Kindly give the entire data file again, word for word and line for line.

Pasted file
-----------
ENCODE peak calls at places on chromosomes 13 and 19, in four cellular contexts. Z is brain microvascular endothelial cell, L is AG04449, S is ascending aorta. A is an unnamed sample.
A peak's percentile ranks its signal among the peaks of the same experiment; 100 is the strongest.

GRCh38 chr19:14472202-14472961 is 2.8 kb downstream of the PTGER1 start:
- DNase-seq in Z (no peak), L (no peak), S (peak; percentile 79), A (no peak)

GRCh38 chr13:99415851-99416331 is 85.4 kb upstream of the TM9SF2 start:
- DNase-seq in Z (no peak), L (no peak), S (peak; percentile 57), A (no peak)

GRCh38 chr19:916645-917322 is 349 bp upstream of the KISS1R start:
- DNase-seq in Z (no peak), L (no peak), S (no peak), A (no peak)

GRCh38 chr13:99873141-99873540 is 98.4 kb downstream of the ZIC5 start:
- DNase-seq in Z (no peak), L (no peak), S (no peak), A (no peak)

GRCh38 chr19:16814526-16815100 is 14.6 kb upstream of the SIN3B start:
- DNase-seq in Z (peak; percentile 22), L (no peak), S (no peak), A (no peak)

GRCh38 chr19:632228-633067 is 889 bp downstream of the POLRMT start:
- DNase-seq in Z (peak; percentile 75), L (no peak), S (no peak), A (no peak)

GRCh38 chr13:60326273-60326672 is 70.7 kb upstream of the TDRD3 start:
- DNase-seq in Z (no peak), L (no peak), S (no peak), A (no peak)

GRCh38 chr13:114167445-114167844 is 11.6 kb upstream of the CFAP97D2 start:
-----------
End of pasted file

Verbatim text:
ENCODE peak calls at places on chromosomes 13 and 19, in four cellular contexts. Z is brain microvascular endothelial cell, L is AG04449, S is ascending aorta. A is an unnamed sample.
A peak's percentile ranks its signal among the peaks of the same experiment; 100 is the strongest.

GRCh38 chr19:14472202-14472961 is 2.8 kb downstream of the PTGER1 start:
- DNase-seq in Z (no peak), L (no peak), S (peak; percentile 79), A (no peak)

GRCh38 chr13:99415851-99416331 is 85.4 kb upstream of the TM9SF2 start:
- DNase-seq in Z (no peak), L (no peak), S (peak; percentile 57), A (no peak)

GRCh38 chr19:916645-917322 is 349 bp upstream of the KISS1R start:
- DNase-seq in Z (no peak), L (no peak), S (no peak), A (no peak)

GRCh38 chr13:99873141-99873540 is 98.4 kb downstream of the ZIC5 start:
- DNase-seq in Z (no peak), L (no peak), S (no peak), A (no peak)

GRCh38 chr19:16814526-16815100 is 14.6 kb upstream of the SIN3B start:
- DNase-seq in Z (peak; percentile 22), L (no peak), S (no peak), A (no peak)

GRCh38 chr19:632228-633067 is 889 bp downstream of the POLRMT start:
- DNase-seq in Z (peak; percentile 75), L (no peak), S (no peak), A (no peak)

GRCh38 chr13:60326273-60326672 is 70.7 kb upstream of the TDRD3 start:
- DNase-seq in Z (no peak), L (no peak), S (no peak), A (no peak)

GRCh38 chr13:114167445-114167844 is 11.6 kb upstream of the CFAP97D2 start: